Confronting Hate

Confronting Hate


The second half of this lesson has shown us
a variety of efforts made to curtail antisemitism by monitoring and defining it, by legislating
against it and so forth. These and other measures are of course imperative
to any attempt made to diminish antisemitism. Yet can this form of hate be uprooted completely? During this long journey we saw how in late
antiquity and the Middle Ages a perception of the Jews developed which was rooted in
a religious doctrine. Jews were perceived as the antithesis of all
that was true and good – ‘the devil incarnate’. We moved on to the modern period and saw how
the rapid and major social changes taking place in different regions and cultures
at the time created a new image of the Jews that portrayed them as the ultimate danger,
an irredeemable force conspiring to destroy humanity and to ultimately rule it. We ended our exploration of the history of
antisemitism with the contemporary world, exhibiting how these forms of antisemitism
continued to exist alongside new forms that view Israel and Zionism as the antithesis
to all that is right and good and that misuse and question the Holocaust. Though antisemitism has taken many forms throughout
history, all these forms share the commonality of viewing Jews as the ultimate other. This brings us back to the topic with which
we began our voyage – the nature of hate. Hatred of a specific social or ethnic group
has a clear utilitarian function. It allows an opposing group or individual
to define itself in relation to another. It is a negative self-definition that is based
on an imagined perception of the so called ‘other’ rather than one that is based in reality. We saw this again and again when examining
each and every ideology or group from which antisemitism has emerged and continues to
emerge. Yet though antisemitism or any other form
of hatred may be entrenched in much of our societal dynamic, hate is not something we
are born with but rather something we are taught. Therefore, as with any social construct, it
has the potential to be deconstructed. Are we improving or deteriorating in terms
of relations between religions and ethnicities? Well it seemed for a long time that the world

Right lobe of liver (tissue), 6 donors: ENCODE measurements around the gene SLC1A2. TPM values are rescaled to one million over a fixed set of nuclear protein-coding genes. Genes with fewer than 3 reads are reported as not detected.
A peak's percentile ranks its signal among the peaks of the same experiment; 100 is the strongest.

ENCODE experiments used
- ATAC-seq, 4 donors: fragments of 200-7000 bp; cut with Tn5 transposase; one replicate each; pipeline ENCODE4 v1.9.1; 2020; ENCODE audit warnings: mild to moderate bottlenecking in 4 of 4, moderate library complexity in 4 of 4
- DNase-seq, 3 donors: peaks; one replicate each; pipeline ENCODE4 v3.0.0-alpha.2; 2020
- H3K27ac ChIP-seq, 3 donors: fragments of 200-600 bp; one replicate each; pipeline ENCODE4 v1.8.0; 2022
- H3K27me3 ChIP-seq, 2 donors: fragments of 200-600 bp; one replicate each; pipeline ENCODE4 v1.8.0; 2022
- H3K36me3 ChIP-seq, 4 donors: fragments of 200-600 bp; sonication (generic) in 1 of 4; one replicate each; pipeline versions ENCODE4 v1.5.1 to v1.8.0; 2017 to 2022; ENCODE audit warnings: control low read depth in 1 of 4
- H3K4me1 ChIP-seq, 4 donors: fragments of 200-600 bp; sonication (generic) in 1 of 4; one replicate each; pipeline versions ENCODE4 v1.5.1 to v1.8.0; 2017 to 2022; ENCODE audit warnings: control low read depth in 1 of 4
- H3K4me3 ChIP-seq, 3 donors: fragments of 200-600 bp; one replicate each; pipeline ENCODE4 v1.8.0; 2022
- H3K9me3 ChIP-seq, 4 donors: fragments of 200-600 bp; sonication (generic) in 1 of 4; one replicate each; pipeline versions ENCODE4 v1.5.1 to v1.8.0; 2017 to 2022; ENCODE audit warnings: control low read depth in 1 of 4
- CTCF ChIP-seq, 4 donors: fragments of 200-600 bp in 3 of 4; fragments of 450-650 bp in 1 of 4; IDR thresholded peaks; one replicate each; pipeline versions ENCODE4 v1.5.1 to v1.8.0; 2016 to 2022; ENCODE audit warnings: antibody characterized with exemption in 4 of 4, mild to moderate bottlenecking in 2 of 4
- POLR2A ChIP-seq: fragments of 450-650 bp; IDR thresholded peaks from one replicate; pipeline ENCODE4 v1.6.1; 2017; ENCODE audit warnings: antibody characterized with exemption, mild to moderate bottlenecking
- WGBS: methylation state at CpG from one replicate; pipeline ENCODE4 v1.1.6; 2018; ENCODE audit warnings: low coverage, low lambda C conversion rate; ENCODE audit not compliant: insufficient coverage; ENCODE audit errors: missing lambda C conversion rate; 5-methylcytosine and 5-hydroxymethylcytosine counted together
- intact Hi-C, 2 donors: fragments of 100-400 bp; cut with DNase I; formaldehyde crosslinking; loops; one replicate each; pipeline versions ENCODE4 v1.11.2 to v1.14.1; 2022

was getting better. But I don’t know if you’ve ever seen what happens to a hedgehog or a
porcupine, when suddenly a light is turned on. It gets frightened and bundles into itself.
And that’s what happens to any human group when it is feeling threatened. We turn inward. That means we turn away from the people who
are different from us and we cling closely to the people like us. The reason that is happening today – and
it is happening to all religions and all ethnicities – is because the world is going through an unprecedented
period of change. People can get used to almost anything. They can get used to poverty. They can get used to disease. They can get used to war. What they can’t get used to is change. When you don’t know what tomorrow will bring,
that creates uncertainty which breeds anxiety, which breeds fear, which eventually breeds
hate, because when you’re anxious you huddle and you turn inward, and that means you turn
away from the people not like you. So right now we’re going through a period
of great ethnic and religious rivalry. You can trace it throughout the world and
that is why we have to fight against it because it’s destructive and it’s probably the wrong way to respond. The truth is, we face the challenges of humanity
better if we face them together. So we have to stand together in defense of
mutual respect, the dignity of difference and the free society and we will do so. As an imam with over 25 years of experience
of interfaith work in Britain and a little bit abroad, including Nigeria, Israel and
other countries where I’ve done some of this work, I know that there are people in all
religions who use religion to sow division, hatred and conflict, even violence. But equally and more so there are many,
many good people, good men and women in every religion who use religion for what it should
be therefore – for moral improvement of individuals and communities, and peoples to strengthen
our relationship with God and with each other. And they use religion as a source of transforming
conflict into peacemaking and reconciliation. In fact, one of the meanings of Islam is not
just submission or peace. It’s actually peacemaking and Muslim actually
literally means a peacemaker also. It is very similar to the biblical teaching
that blessed are the peacemakers for they shall be blessed by God. That teaching is in
the Quran as well. And it’s very important I think today for
the state of religious co-existence and of the coexistence of people worldwide where
religion is often a powerful factor, is that we insist on the positive use of religion